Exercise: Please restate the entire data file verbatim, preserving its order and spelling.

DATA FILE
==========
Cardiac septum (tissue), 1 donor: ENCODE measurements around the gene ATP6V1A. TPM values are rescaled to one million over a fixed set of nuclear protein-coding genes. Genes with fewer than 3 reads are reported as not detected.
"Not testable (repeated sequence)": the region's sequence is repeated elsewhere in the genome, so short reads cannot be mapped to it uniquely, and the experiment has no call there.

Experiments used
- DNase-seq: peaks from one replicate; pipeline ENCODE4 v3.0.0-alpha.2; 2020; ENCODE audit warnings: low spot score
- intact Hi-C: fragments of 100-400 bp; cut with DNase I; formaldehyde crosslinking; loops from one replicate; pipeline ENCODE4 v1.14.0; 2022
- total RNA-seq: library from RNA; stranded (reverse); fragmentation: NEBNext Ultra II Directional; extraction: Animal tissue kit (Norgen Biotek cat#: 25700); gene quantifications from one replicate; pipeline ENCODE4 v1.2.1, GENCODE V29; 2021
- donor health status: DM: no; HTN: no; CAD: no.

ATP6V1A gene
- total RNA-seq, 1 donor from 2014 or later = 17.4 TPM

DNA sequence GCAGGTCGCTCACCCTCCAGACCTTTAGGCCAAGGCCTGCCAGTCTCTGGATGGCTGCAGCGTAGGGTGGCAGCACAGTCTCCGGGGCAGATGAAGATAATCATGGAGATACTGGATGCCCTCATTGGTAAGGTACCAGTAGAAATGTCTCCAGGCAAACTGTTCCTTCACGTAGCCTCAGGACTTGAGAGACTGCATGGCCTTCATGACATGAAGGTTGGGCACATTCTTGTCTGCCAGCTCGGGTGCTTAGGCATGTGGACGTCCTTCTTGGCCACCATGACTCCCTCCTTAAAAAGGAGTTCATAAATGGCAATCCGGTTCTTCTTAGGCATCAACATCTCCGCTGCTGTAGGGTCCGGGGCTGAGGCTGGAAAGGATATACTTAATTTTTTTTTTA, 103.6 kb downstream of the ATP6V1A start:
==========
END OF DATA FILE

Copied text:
Cardiac septum (tissue), 1 donor: ENCODE measurements around the gene ATP6V1A. TPM values are rescaled to one million over a fixed set of nuclear protein-coding genes. Genes with fewer than 3 reads are reported as not detected.
"Not testable (repeated sequence)": the region's sequence is repeated elsewhere in the genome, so short reads cannot be mapped to it uniquely, and the experiment has no call there.

Experiments used
- DNase-seq: peaks from one replicate; pipeline ENCODE4 v3.0.0-alpha.2; 2020; ENCODE audit warnings: low spot score
- intact Hi-C: fragments of 100-400 bp; cut with DNase I; formaldehyde crosslinking; loops from one replicate; pipeline ENCODE4 v1.14.0; 2022
- total RNA-seq: library from RNA; stranded (reverse); fragmentation: NEBNext Ultra II Directional; extraction: Animal tissue kit (Norgen Biotek cat#: 25700); gene quantifications from one replicate; pipeline ENCODE4 v1.2.1, GENCODE V29; 2021
- donor health status: DM: no; HTN: no; CAD: no.

ATP6V1A gene
- total RNA-seq, 1 donor from 2014 or later = 17.4 TPM

DNA sequence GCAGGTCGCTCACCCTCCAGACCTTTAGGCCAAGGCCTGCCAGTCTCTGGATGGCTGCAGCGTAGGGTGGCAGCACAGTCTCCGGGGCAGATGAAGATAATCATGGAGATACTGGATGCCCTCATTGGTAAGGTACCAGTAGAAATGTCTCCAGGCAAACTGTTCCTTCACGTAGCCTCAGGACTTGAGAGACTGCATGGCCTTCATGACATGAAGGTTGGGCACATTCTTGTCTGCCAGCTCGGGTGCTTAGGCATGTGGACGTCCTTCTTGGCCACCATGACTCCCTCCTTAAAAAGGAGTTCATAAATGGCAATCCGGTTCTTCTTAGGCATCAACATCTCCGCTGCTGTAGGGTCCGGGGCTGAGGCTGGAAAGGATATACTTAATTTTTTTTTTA, 103.6 kb downstream of the ATP6V1A start: